The narrator speaks in a rather flat, unemotional voice.  “[I]t is the Chinese way . . . to keep your deepest feelings inside and then build a wall that can be seen from the moon.”  But I was drawn to the character and her flawed family.  Who cannot love someone who makes a statement like: “What my mother lacks in vision, she makes up for in hindsight.”


May’s Book Covers from Favorite Books

The Adventures of John Carson in Several Quarters of the World by Brian Doyle

One of my favorite reads from May celebrates the art of storytelling. The Adventures of John Carson in Several Quarters of the World by Brian Doyle is a novel told through the voice of Robert Louis Stevenson while he was a struggling writer in San Francisco in 1879-80.  During that time Stevenson was waiting for his betrothed’s divorce to come through so that she would be free to marry him.   Stevenson lived in Mrs. Carson’s boardinghouse at 608 Bush Street. These real-life facts are the starting points for Doyle’s novel.

Doyle heard about a novel that Stevenson contemplated but apparently never wrote, which was to be entitled Adventures of John Carson in Several Quarters of the World:  “. . . ever since I read about this unwritten book of Stevenson’s, many years ago, I have dreamed about writing it for him.”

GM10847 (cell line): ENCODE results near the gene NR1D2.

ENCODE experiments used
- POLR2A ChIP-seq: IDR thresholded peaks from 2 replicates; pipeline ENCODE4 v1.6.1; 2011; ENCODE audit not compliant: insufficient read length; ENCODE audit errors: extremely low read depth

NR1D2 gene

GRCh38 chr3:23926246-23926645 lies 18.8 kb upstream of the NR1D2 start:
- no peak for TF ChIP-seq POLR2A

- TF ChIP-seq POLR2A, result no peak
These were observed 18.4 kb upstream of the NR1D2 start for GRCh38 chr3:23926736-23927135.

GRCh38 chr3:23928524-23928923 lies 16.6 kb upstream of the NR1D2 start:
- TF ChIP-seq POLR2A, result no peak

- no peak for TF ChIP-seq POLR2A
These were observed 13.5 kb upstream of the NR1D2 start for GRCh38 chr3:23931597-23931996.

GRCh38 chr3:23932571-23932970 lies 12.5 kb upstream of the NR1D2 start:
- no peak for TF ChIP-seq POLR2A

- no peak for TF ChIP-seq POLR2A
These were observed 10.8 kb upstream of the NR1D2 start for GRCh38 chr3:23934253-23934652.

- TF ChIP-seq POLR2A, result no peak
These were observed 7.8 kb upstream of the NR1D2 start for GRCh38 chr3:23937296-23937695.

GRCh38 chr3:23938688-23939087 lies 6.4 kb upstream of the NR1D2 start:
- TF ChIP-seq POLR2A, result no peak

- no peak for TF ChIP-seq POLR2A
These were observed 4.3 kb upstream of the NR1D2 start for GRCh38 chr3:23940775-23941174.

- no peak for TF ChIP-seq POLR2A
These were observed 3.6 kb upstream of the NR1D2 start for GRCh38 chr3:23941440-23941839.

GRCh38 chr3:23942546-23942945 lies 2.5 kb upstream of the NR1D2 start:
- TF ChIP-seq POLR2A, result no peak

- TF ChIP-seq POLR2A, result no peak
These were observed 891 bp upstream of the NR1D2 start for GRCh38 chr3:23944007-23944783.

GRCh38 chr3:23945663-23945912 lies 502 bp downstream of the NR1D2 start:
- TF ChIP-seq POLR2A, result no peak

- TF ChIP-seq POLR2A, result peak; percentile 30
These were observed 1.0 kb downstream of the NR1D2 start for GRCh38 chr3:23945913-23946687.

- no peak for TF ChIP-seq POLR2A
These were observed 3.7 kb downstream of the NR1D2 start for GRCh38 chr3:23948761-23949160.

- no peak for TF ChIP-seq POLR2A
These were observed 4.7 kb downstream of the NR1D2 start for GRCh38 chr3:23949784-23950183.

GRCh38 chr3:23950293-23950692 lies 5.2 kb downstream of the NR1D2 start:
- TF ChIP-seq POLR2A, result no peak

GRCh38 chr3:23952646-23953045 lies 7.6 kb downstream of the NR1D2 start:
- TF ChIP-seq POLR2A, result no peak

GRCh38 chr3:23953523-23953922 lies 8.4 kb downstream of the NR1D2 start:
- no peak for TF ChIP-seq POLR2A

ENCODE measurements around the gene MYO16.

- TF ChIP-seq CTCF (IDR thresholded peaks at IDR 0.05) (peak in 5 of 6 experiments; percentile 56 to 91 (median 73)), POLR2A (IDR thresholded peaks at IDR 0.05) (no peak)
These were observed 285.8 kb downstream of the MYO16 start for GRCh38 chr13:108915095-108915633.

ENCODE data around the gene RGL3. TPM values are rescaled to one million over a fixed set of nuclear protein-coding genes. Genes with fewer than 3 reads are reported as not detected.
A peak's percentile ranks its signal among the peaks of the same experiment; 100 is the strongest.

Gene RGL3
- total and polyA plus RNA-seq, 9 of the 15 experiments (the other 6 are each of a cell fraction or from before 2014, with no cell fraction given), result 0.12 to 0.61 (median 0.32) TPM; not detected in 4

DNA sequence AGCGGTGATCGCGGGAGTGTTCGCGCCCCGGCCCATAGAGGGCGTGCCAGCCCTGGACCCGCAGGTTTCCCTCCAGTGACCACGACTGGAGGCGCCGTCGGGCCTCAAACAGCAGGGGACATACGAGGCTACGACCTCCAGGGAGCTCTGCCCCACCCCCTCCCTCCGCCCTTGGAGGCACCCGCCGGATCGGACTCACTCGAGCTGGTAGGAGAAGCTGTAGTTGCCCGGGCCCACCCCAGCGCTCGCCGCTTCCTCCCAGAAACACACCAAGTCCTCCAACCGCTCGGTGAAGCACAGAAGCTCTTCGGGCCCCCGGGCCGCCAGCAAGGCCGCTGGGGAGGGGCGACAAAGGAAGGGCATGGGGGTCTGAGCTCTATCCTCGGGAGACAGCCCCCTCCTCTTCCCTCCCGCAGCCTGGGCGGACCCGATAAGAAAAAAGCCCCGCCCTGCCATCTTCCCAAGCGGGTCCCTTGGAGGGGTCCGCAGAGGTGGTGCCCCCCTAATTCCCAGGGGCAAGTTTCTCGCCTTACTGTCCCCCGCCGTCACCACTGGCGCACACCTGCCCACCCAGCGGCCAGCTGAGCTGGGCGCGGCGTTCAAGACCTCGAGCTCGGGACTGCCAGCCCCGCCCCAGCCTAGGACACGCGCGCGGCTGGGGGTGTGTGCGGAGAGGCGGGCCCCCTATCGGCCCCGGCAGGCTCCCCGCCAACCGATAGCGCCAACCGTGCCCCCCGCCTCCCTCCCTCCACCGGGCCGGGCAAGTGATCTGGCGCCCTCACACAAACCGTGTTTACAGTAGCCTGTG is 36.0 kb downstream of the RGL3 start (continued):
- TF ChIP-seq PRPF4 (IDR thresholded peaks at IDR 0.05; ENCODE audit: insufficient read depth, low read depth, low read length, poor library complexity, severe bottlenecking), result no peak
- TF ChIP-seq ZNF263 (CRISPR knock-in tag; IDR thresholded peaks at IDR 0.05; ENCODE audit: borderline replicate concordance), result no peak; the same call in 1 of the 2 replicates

In Doyle’s novel,  Stevenson takes breaks from long days of writing by relaxing in the companionship of Mrs. Carson’s husband, John.  Stevenson says, “I with great pleasure and mounting amazement pry an endless series of stories from Mrs Carson’s husband John, who has been all over the world in various ships, and has had adventures of every conceivable sort, in dense jungles and remote islands and terrible battlefields, and, he says, in blazing deserts and dripping forests and under the sea . . .”